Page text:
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Cultural park dedicated to Ariosto and Boiardo

The route starts from the historic centre of Reggio Emilia in the Piazza del Duomo (Cathedral Square).


Here you can find the maternal home of Ariosto. Continue towards the Giardini Pubblici (Public Gardens) where the ancient Citadell stood, where it is said Ariosto was born and where Matteo Maria Boiardo was captain of the Reggiana seat of the Este Duchy: A few kilometres from the centre, towards Modena, in the locality of San Maurizio, is the 15th century villa where Ariosto stayed for some time. Continuing on towards the hills you come to Scandiano where the Rocca Fortress stands: this is where Boiardo was born and who often spoke of the Tresinaro which regularly flooded the city. Further up, on Mount Ventoso you find Villa Torricella, Boiardo’s summer residence. Following the via pedemontana (foothills) you arrive at Montericco, where you can admire the Church of Santa Maria dell’Uliveto (Saint Mary of the Olive Grove), where Ariosto was invested with a pension from the parish. A short distance away is Monte Jaco where Ariosto often spent the hot summers. The route ends in Canossa, where Ariosto was captain of the Fortress.

Reggio Emilia - Case Malaguzzi. In the heart of the historic centre, on the corner between Via Palazzolo and Via delle Rose, two steps away from the Piazza del Duomo, stand two houses from the historic Reggian family of Malaguzzi (Daria Malaguzzi was Ludovic Ariosto’s mother. This is commemorated on a placque on the facade). The only part remaining from the time of the poet is the angel with the shield, which was the insignia of the House. The Malaguzzi also had a house on the corner between Via del Cristo and Via Fornaciari and here, on the basis of rather flimsy evidence, it is supposed that the poet may have been born on the 8th November 1474.

Reggio Emilia - Parco della Cittadella. In the area now occupied by the public gardens, that date back to the middle of the 19th century, there once stood the ancient citadel, a fortified castle backing onto the city walls, that the Gonzaga family had built, starting in 1339, as a seat of lordly power. Here Matteo Maria Boiardo was captain of the Reggiana seat of the Este Duchy from 1487 until he died (and was an active and ready defender of the city against the French army of Charles VIII in 1494): And it is here that Ludovico Ariosto may well have been born, since his father, a functionary of the Court of the Ducal House of Este, was at that time the commander of the garrison of Reggio.In a corner of the Gardens, not far from the imposing Monument to the Concordians of Roman times, the statues of the two poets are placed together.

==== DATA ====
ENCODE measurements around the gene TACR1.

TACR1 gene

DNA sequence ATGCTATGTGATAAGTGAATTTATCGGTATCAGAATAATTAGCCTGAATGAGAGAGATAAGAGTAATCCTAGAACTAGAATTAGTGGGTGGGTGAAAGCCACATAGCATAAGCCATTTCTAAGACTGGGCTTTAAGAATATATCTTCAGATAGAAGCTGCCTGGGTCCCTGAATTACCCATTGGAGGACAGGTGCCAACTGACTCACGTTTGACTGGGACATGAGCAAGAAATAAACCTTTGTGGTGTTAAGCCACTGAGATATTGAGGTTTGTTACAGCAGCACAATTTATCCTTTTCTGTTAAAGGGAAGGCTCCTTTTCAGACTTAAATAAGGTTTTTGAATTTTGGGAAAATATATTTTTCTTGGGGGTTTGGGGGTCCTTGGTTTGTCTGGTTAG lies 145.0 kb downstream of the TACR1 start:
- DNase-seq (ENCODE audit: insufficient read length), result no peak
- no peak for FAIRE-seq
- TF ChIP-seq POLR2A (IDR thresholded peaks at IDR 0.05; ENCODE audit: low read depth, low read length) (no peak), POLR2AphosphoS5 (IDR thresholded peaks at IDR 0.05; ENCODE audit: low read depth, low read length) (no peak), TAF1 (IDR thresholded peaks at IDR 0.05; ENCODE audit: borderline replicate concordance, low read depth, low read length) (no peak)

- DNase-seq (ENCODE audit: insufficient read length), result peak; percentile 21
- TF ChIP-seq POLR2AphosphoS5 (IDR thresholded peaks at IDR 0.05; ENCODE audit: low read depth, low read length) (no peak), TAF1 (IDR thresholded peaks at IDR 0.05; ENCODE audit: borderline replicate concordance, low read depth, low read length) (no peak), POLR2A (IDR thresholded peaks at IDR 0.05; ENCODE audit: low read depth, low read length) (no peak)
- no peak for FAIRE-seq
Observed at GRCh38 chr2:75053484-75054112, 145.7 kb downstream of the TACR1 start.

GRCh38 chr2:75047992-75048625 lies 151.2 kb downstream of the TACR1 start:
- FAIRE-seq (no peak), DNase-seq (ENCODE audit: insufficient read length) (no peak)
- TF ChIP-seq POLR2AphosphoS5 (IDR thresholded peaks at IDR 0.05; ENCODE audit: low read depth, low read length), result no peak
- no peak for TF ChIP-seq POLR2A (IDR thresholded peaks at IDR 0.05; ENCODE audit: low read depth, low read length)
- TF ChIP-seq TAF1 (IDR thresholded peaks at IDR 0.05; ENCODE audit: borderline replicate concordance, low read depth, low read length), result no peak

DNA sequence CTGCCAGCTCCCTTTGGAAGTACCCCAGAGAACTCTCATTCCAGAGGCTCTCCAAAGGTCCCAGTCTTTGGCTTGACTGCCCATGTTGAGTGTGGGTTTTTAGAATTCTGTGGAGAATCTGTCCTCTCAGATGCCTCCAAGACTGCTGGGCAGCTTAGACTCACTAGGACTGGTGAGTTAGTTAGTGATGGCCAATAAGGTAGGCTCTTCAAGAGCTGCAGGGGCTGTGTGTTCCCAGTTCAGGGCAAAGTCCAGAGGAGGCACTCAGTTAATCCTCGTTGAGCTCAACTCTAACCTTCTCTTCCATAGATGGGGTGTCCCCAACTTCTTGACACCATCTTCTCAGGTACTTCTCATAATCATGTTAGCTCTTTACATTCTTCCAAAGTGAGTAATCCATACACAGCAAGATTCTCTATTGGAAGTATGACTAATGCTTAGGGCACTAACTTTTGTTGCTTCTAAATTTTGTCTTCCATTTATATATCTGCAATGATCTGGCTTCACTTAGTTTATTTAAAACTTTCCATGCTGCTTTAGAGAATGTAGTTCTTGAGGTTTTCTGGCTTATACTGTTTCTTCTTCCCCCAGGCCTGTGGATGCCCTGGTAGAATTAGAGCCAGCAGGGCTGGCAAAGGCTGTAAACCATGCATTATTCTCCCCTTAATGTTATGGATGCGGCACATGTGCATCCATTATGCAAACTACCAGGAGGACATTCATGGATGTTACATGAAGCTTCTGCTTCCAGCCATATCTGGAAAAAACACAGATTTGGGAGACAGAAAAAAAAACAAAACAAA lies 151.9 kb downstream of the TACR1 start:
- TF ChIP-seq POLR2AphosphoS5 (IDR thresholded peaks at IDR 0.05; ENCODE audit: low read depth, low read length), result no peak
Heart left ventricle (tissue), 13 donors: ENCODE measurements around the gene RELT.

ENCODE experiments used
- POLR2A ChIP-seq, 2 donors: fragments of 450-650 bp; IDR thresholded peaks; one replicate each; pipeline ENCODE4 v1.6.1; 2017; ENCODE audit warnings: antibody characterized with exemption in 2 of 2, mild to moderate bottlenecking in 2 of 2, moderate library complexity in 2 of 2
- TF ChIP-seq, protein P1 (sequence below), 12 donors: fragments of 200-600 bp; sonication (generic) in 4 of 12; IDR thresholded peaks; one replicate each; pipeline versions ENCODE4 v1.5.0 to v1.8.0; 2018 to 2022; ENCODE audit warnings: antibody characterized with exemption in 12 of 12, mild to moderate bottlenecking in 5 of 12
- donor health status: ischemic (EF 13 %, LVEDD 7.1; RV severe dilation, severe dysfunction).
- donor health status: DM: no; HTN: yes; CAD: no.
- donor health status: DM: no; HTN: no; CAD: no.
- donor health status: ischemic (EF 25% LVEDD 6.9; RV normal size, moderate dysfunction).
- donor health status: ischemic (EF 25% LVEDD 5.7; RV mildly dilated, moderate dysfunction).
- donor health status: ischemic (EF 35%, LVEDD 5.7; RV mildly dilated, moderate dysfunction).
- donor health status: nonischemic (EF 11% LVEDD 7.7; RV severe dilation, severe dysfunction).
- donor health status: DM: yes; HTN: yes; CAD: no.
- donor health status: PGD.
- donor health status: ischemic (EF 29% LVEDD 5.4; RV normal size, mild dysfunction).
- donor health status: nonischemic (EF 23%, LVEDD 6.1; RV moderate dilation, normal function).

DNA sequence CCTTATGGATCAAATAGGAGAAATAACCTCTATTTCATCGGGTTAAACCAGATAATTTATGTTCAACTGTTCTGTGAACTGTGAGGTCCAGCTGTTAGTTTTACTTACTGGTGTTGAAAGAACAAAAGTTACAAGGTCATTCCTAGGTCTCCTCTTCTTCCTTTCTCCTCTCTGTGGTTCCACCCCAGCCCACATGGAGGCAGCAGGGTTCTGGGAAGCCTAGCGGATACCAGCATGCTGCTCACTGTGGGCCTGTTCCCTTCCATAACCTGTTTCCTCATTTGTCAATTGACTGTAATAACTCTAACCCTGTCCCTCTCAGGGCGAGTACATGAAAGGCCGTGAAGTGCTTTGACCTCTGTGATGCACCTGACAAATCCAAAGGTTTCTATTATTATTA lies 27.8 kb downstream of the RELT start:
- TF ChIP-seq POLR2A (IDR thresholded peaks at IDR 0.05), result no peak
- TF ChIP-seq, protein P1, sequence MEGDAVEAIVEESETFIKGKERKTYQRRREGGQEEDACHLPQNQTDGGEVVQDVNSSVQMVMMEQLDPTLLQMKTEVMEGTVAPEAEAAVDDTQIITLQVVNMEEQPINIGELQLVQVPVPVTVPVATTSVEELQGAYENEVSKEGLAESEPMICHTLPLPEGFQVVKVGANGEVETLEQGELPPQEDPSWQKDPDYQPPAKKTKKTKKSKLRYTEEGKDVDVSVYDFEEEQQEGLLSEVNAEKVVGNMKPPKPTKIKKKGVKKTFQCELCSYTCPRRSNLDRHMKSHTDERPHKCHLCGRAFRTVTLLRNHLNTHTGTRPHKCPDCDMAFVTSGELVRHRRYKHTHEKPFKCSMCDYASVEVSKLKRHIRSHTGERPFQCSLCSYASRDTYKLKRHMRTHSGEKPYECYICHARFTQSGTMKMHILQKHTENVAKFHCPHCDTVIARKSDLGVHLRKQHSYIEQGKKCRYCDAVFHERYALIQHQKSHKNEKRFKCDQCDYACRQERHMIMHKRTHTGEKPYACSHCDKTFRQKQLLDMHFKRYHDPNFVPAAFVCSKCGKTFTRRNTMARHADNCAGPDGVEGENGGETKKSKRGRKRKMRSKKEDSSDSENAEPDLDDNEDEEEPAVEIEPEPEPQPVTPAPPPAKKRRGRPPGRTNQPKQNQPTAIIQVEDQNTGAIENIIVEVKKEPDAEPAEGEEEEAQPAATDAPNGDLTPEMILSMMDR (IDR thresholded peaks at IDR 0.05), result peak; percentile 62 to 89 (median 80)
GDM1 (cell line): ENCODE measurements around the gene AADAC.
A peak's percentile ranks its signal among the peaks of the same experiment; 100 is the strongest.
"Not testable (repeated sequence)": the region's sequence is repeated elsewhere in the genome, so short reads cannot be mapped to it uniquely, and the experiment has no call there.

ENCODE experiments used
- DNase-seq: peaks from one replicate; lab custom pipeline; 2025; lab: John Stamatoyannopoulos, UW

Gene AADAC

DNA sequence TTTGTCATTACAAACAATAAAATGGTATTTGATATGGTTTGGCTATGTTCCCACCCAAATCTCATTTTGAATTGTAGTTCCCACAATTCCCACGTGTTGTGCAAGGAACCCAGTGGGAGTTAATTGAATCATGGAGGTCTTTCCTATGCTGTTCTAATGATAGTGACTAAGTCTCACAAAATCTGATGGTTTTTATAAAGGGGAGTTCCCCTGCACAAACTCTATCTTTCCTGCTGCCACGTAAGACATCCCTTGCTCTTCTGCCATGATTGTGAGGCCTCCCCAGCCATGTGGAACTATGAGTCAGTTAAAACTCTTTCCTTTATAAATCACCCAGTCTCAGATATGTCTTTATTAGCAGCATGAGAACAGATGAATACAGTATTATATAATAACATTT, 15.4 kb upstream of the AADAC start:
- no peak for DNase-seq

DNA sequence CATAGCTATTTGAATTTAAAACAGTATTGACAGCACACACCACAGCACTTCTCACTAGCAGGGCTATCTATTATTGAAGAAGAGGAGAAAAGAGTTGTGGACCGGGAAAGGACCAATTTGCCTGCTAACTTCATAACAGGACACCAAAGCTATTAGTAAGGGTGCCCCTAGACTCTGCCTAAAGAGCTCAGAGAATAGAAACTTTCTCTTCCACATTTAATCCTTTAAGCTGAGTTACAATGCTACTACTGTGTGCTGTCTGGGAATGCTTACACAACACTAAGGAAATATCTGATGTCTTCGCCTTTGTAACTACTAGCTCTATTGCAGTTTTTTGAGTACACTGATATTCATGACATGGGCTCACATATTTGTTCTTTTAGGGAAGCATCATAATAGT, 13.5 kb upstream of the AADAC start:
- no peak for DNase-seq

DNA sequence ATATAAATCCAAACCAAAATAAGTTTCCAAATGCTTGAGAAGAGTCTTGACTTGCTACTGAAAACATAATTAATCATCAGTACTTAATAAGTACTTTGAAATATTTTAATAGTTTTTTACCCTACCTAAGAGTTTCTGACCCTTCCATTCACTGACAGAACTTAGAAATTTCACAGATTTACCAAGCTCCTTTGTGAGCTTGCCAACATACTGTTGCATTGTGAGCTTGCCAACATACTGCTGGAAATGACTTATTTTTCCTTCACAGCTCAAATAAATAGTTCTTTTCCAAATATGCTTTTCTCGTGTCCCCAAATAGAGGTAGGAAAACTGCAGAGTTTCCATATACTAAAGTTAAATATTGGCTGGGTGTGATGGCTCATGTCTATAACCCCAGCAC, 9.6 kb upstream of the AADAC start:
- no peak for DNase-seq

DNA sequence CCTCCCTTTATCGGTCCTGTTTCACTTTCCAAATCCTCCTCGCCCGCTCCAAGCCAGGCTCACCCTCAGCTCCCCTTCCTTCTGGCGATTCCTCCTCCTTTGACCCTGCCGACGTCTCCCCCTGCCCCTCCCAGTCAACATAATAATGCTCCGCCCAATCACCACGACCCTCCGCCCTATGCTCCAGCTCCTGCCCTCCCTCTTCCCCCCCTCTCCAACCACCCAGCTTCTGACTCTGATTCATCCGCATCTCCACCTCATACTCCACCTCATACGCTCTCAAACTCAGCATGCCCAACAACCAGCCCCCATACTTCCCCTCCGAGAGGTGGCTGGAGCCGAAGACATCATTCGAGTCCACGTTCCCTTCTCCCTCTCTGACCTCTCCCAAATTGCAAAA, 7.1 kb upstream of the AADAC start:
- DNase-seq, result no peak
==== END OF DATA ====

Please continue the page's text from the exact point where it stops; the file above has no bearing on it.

Reggio Emilia - San Maurizio. Along Via Emilia, in the locality of San Maurizio, a big 16th century terracotta archway opens into a tree-lined avenue leading to the Mauriziana, the country villa of the Malaguzzi (maternal family of Ludovico Ariosto) where the poet, worn out by the engagements of the court, spent pleasant holidays, subsequently recorded in his IV Satire: “Già mi fur dolci inviti a empir le carte/li luoghi ameni di che il nostro Reggio, / il natio nido mio, n’ha la sua parte:/il tuo Maurician sempre vagheggio,/la bella stanza, il rodano vicino…” ( here Ariosto refers to the much appreciated invitation to stay in Reggio, the place of his birth and dwells fondly on his memories of happy times spent in the Mauriziana in a beautiful room near the river Rodano). In the east wing of the building you can admire the “Room of the Poets”, the “Room of Orazi and Curiazi” (legendary figures of ancient Rome) and the “Room of Ariosto” with affrescoes from the 16th century.